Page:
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Bulletin 14 december 2010



Haiti: survivors sleep among the dead

The real dimension of the devastating earthquake that practically destroyed the capital of Haiti, Port-au-Prince, is only emerging now, with injured people sleeping in the street alongside those have who have perished, people shouting for help under the rubble, and emergency teams that can hardly cope with the size of their task.

Speculation about the number of people who died ranges from 50,000, according to President René Préval to 100,000 according to Primer Minister Jean Max Bellerive. There are media organisations that have even go as far as suggesting half a million fatalities. At the moment, however, it is impossible to know how many people have died already, a toll that it is bound to increase because of the number of people who will die under the rubble.

The Haitian government has not even been able to meet to discuss the crisis, because many ministries and the presidential palace have been destroyed. Dominican media says that President Préval may be travelling to Santo Domingo, the capital of the neighbouring country, the Dominican Republic, for security reasons, because the Presidential palace is now uninhabitable.

Aid arrives

International aid has started to arrive to Port-au-Prince.

The Red Cross estimates that at least 3 million people are in need of emergency aid, including medicine and food. Only military aircraft seems to be able to cope with the terrain.

The first helicopters arrived from the Dominican Republic hours after the earthquake happened and a team of 40 rescue experts left Madrid on route to Port-au-Prince very soon after the scale of the tragedy became clear. At least 60 British experts have arrived in the Haitian capital and a group of US emergency workers is also now in Haiti.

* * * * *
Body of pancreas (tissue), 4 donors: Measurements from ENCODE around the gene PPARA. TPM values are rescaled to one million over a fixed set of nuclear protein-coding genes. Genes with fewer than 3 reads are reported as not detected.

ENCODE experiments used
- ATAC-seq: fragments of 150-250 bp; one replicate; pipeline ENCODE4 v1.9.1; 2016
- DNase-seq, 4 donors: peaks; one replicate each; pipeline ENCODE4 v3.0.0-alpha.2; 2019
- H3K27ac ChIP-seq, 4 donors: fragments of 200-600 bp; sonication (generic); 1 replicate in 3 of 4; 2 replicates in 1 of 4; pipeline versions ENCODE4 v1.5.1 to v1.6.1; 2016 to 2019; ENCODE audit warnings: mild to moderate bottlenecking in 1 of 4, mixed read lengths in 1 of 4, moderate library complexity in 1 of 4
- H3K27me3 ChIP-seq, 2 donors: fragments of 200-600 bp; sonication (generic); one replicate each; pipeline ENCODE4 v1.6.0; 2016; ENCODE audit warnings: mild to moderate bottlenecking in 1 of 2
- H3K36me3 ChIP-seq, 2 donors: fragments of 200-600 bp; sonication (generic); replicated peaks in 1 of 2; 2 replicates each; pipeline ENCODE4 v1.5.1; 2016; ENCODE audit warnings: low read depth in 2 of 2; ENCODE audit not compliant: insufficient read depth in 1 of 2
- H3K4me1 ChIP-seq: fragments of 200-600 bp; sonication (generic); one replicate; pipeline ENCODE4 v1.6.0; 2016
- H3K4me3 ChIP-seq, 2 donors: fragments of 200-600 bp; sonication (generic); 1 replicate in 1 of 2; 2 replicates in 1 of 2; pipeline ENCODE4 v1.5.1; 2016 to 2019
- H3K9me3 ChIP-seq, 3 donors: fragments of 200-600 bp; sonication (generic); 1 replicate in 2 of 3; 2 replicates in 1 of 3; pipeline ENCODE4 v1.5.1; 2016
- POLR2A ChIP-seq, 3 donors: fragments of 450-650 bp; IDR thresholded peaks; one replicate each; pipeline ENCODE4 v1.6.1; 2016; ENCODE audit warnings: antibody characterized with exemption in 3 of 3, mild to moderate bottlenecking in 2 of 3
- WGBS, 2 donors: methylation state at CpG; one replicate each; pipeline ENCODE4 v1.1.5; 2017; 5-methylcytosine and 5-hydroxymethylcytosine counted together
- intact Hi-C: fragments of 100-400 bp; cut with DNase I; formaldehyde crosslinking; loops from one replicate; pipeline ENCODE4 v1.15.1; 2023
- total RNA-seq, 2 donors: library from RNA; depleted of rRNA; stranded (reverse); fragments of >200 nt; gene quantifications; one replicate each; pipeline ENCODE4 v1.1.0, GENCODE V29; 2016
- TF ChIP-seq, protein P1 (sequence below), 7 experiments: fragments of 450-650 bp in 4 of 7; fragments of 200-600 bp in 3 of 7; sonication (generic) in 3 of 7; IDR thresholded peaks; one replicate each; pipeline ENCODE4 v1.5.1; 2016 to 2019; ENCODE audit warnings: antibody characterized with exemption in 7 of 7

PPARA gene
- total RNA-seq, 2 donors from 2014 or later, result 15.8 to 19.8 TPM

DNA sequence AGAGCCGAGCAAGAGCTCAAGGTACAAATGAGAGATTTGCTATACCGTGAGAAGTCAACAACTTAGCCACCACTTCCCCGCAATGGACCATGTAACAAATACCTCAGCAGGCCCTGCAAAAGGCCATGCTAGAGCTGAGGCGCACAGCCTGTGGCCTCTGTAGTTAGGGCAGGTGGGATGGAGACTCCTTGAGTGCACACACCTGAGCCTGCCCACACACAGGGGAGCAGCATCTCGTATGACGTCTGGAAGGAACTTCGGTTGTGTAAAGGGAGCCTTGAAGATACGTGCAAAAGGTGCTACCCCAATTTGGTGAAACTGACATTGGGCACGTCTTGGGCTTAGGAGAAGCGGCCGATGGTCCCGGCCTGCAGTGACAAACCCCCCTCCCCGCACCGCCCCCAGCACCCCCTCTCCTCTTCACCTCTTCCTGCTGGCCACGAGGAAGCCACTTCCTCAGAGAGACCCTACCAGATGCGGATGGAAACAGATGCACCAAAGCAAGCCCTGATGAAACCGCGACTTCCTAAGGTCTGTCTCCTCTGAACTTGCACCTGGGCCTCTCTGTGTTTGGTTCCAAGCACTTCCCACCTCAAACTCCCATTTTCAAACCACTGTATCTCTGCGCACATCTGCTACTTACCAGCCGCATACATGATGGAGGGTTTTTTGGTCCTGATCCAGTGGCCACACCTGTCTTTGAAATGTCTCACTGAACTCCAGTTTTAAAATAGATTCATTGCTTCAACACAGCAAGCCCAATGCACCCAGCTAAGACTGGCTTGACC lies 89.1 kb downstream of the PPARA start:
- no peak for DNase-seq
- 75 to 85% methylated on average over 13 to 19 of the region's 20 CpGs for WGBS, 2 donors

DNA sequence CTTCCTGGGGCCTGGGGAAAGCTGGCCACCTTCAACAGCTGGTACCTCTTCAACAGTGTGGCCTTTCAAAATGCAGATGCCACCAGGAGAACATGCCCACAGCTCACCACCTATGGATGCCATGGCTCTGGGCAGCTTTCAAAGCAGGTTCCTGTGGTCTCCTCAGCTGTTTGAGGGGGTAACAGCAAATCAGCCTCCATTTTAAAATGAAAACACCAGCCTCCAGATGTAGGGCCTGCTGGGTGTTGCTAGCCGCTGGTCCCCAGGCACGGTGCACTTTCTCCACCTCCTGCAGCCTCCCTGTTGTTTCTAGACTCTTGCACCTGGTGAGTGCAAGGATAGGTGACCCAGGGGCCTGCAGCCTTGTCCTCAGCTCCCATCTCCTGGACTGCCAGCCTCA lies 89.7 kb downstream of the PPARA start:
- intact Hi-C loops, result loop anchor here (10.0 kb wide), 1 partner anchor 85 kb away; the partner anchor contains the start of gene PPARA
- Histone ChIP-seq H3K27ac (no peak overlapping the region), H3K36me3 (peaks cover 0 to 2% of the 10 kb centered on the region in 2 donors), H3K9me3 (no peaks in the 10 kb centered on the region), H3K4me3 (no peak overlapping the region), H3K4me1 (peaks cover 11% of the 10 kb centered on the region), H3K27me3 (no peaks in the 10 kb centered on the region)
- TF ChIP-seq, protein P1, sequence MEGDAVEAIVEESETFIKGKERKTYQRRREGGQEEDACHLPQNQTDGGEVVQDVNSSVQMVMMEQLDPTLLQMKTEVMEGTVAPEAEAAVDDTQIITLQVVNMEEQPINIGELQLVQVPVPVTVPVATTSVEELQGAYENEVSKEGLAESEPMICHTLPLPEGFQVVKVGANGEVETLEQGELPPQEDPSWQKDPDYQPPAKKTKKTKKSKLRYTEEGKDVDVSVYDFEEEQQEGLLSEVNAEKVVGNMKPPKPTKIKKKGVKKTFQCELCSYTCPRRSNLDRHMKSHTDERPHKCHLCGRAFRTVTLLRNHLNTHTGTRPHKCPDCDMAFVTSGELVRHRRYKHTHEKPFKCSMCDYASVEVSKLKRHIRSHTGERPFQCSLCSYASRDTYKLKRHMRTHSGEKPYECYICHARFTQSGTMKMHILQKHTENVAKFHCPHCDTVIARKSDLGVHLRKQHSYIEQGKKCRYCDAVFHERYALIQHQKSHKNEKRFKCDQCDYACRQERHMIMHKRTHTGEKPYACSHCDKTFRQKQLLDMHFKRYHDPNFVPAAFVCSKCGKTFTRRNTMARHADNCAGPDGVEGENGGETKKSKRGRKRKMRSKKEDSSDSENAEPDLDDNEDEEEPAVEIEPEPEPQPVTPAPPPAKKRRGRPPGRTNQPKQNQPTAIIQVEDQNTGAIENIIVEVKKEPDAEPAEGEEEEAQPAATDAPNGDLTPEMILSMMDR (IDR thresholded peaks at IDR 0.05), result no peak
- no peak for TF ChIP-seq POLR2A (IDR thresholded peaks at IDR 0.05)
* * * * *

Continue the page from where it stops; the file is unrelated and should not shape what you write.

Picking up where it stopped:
The US is preparing a massive response with one of their biggest emergency and rescue operations of recent years. US Secretary of State Hillary Clinton decided to cancel a trip to Asia to coordinate the emergency efforts in Haiti.

The priority is to evaluate the most urgent needs of the population and try to rescue those who are still buried under the rubble.

Even for the UN it is difficult to join the emergency effort. At least 16 UN workers are confirmed dead and 100 are still unaccounted for as a result of the collapse of its headquarters in the Haitian capital.

Poverty helped the tragedy

Thousands of peasants live in dire conditions in the slums of the Haitian capital, Port-au-Prince, because they were forced to abandon their smallholdings in the countryside as a result of drought and the devastating effects of the hurricanes that have affected the region during the past four years.

Tuesday’s earthquake is likely to have caused many fatalities among the poor of Port-au-Prince, who left the countryside in search of a better life in the big city, and ended up dying in the shantytowns of the Haitian capital.

Reconstruction support promised

During the past five years, the economic outlook of Haiti had started to improve, with a slight recovery in its limited industrial output, based on the manufacturing of machinery parts.

Although gangs of political thugs still wander around the main streets of Port-au-Prince, the UN international peace-keeping forces was managing to control the situation.

In any case, the World Bank has announced that it will provide a package of US$100 million to finance the recovery and reconstruction efforts.

Listin Diario (Dominican Republic, Spanish)

El Nacional (Dominican Republic, Spanish)

Hoy (Dominican Republic, Spanish)

El Pais (Spanish)

BBC News

The Washington Post

The World Bank,,contentMDK:22440632~pagePK:64257043~piPK:437376~theSitePK:4607,00.html 

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